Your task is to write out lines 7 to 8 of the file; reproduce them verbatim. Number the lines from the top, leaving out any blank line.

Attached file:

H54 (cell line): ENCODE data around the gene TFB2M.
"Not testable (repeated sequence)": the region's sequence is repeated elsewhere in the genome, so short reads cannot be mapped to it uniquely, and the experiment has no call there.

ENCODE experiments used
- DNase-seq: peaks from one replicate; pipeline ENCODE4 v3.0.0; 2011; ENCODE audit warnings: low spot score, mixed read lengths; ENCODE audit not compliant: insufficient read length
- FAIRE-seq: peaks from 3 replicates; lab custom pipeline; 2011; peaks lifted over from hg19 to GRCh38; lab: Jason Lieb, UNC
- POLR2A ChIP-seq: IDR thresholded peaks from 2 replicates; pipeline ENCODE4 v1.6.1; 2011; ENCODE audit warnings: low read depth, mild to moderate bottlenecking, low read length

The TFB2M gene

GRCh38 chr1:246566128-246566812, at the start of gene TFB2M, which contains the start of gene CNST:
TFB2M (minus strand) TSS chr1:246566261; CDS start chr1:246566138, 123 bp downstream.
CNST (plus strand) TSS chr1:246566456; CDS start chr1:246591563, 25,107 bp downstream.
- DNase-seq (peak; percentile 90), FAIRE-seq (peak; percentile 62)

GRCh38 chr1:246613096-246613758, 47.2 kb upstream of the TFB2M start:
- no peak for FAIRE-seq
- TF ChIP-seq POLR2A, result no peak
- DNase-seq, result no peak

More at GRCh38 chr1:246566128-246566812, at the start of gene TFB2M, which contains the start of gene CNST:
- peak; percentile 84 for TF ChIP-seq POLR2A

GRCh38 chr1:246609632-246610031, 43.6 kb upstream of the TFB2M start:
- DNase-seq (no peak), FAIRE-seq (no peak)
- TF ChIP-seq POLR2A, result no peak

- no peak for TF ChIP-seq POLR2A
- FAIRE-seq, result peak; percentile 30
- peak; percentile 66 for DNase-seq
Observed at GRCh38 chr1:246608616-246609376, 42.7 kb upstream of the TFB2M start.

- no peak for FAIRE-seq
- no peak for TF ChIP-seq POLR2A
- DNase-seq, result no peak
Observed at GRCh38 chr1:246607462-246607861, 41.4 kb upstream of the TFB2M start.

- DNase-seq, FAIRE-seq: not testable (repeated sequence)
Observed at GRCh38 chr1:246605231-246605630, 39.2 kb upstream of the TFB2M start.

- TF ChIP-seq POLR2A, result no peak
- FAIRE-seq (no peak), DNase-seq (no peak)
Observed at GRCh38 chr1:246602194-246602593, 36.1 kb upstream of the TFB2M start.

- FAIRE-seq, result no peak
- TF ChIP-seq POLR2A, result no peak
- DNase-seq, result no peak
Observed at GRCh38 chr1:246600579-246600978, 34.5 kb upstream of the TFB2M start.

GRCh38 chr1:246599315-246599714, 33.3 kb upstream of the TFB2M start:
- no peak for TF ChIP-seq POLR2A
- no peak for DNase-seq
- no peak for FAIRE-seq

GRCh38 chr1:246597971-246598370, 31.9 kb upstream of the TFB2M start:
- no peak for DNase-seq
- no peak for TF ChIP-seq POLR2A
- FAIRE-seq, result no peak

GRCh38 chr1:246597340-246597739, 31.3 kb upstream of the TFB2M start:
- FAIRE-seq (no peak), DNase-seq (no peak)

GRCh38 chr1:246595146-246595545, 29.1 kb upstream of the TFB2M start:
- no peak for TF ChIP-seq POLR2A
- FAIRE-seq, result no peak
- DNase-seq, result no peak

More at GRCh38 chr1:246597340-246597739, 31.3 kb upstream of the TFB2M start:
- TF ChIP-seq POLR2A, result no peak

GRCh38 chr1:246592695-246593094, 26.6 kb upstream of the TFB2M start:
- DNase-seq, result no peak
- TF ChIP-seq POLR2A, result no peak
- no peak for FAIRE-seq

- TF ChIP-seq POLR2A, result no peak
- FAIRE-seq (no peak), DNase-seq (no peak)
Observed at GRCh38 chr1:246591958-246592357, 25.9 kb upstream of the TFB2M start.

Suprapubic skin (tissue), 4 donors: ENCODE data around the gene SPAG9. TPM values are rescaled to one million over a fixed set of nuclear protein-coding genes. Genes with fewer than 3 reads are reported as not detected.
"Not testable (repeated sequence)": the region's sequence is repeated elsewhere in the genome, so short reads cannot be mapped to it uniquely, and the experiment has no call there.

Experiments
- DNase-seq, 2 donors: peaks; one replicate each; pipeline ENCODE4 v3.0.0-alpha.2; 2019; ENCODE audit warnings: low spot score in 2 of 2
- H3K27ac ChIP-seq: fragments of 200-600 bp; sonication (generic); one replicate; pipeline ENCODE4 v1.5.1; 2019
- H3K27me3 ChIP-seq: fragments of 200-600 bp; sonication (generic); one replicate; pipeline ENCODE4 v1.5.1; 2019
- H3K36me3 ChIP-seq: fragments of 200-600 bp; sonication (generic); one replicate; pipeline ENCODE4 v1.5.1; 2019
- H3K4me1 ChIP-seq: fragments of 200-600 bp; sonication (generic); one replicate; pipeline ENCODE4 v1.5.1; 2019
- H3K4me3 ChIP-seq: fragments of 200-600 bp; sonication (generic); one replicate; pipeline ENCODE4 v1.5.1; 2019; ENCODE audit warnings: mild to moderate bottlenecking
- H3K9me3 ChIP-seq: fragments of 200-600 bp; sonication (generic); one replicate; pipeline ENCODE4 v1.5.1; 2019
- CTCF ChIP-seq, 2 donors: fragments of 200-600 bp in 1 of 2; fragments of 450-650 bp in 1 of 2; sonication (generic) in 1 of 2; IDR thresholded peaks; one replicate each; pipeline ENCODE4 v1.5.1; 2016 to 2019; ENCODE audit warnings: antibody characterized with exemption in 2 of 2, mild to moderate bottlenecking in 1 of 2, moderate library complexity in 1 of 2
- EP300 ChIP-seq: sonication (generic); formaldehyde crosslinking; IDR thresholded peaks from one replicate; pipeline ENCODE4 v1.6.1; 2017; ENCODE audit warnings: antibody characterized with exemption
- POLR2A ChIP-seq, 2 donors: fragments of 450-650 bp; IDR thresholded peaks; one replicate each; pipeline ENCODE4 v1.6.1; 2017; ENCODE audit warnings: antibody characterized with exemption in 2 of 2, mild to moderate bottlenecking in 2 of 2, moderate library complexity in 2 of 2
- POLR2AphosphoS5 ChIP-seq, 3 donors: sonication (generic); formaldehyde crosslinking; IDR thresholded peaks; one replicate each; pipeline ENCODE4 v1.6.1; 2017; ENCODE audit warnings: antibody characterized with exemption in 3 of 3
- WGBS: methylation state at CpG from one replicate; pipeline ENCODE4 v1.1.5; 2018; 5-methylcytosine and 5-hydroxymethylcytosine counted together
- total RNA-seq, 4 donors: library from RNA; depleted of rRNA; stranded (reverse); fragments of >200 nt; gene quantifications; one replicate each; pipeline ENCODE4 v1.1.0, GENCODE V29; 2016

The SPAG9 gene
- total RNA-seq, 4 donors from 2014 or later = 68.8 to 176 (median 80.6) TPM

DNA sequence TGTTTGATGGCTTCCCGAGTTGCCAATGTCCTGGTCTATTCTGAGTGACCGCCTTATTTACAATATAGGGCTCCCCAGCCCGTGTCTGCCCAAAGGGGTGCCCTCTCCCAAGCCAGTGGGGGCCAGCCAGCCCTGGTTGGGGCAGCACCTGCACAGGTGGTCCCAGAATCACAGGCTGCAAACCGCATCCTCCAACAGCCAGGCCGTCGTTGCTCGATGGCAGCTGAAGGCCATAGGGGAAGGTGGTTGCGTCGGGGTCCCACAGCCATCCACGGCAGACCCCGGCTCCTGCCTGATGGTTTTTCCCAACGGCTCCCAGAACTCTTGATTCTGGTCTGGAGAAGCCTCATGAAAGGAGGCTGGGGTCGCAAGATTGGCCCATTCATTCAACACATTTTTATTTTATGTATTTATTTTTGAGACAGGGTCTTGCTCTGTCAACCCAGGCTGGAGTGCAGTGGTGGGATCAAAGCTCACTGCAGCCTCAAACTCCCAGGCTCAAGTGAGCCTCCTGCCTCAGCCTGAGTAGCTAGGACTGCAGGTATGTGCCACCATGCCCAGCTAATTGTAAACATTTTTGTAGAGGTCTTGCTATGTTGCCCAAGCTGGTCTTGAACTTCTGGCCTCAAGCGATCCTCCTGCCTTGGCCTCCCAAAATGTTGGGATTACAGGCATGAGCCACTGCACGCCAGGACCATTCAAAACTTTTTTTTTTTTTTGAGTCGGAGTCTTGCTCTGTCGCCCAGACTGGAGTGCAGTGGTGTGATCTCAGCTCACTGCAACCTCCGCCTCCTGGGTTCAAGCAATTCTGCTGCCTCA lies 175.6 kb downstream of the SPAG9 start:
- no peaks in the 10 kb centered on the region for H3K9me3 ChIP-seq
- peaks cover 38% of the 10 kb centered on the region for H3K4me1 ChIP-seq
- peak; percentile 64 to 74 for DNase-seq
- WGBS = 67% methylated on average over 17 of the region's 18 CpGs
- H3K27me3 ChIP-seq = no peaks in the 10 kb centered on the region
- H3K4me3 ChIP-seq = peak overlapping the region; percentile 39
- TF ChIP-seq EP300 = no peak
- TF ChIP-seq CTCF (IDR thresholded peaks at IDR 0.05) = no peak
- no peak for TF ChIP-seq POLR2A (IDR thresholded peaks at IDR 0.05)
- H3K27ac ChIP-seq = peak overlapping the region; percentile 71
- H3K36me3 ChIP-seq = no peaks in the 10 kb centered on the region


The TFB2M gene

GRCh38 chr1:246566128-246566812, at the start of gene TFB2M, which contains the start of gene CNST: